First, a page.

I always had a hard time with religions that viewed God as omnipotent and powerful, because to me this meant: scary. And it's hard to snuggle up to the idea of god, when he's busy throwing lightening-bolts and raging. It's probably easier for me to think of God as a gentler force in the universe.


> Since I'm new to the whole idea myself, I may not have explained it well. Here is an excerpt from:
>
> A Theology of Joy: God in the Process
> a service presented by Rev. Elizabeth L. Greene and Bernard Zaleha
> Boise Unitarian Universalist Fellowship
> March 14, 1999
>
> "God's role, now that God has gotten things rolling, is radically different from the omniscience, omnipotence and judgment with which many of us are familiar-in process theology, God is always interacting with creation. God's nature is relatedness with creation; God's nature is creative and responsive love. The Creator endowed each thing in the universe with the Creator's "initial aim," which is, in process theologian John Cobb's words "to actualize the best possibilities open to it, given its concrete situation." (51)
>
> If we and other created beings do our very best to be in harmony with God, we will be most likely to be making a moral, just, beautiful universe. But, of course, we may live in such a way that we ignore our God-relatedness and do otherwise. Process theologians make it clear that we have the power of self-determination, and may choose to be one with the initial aim-or not. In our ongoing responsiveness to God and to others, we may choose either good or evil.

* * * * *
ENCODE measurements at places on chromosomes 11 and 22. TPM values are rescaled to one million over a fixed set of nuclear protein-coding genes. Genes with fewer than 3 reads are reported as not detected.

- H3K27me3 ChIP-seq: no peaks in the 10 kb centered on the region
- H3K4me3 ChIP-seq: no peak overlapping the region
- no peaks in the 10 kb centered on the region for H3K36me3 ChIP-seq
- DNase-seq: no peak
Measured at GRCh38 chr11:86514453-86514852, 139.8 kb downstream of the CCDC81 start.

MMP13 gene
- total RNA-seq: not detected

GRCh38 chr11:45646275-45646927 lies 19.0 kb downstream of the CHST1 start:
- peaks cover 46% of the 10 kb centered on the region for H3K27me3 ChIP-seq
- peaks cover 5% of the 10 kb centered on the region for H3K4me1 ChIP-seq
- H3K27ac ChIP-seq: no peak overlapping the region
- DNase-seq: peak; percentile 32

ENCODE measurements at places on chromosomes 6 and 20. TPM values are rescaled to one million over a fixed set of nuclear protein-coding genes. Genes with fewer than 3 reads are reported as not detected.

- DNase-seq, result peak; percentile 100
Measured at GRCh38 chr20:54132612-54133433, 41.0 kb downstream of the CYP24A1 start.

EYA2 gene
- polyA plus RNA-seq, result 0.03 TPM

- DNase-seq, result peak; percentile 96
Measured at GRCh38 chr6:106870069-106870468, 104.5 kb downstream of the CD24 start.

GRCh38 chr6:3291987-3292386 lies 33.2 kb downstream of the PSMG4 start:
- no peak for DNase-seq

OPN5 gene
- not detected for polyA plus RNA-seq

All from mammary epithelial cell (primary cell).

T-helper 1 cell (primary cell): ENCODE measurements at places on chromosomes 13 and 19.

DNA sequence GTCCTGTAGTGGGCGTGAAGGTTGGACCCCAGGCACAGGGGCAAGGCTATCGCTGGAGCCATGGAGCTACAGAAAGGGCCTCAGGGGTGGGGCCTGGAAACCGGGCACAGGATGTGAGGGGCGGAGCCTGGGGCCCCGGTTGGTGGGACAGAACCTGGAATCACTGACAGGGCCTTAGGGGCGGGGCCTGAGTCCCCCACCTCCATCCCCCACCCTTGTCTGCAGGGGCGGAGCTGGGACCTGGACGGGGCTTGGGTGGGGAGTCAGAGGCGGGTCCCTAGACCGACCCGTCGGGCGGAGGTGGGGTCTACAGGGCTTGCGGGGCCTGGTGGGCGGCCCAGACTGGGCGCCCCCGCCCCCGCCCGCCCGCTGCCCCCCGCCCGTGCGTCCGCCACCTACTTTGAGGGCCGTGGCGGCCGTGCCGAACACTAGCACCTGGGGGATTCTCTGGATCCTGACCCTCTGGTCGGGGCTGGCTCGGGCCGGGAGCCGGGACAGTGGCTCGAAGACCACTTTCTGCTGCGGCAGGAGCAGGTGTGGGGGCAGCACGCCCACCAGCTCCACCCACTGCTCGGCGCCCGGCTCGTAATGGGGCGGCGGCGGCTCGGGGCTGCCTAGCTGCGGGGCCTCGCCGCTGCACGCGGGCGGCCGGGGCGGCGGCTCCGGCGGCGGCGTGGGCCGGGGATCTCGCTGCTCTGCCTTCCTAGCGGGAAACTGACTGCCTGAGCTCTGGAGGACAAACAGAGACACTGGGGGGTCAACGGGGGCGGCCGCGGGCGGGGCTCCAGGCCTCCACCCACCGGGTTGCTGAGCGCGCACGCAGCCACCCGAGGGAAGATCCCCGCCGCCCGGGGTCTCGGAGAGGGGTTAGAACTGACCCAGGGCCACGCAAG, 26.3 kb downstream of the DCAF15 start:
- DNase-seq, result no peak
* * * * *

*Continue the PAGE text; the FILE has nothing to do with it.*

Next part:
>
> God responds to the created world-to our choices-in sympathy and compassion, for God is interdependent with the created world. And so, we affect the Divine Creative Force, just as it affects us in infusing us with its creative initial aim.
>
> God is here and God is now, calling us to the highest. We are inescapably related to the Divine, and our choices affect it. Our lives profoundly affect other living and non-living beings. In this complex web of interdependent processes, we have the options of choosing death or choosing life."

This is a very nicely-written explanation. Also, very Unitarian! (-- and don't anybody get their knickers in a twist - I am a registered member of the Unitarian church where I live), in its focus on god (and not Jesus), and on its belief in a just, humane world.

> Of course, all the standard disclaimers apply.

Of course...

>I'm not saying that process theology is true. I'm certainly not saying that other views of God are incorrect.

... of course not.


>I'm just saying I was given a label to describe my beliefs, and I'm always excited at learning a new label for myself.

Heh heh. Me too. Funny how fascinating we depressed/anxious people find ourselves... (sighs)


best wishes, Dinah,
Wendy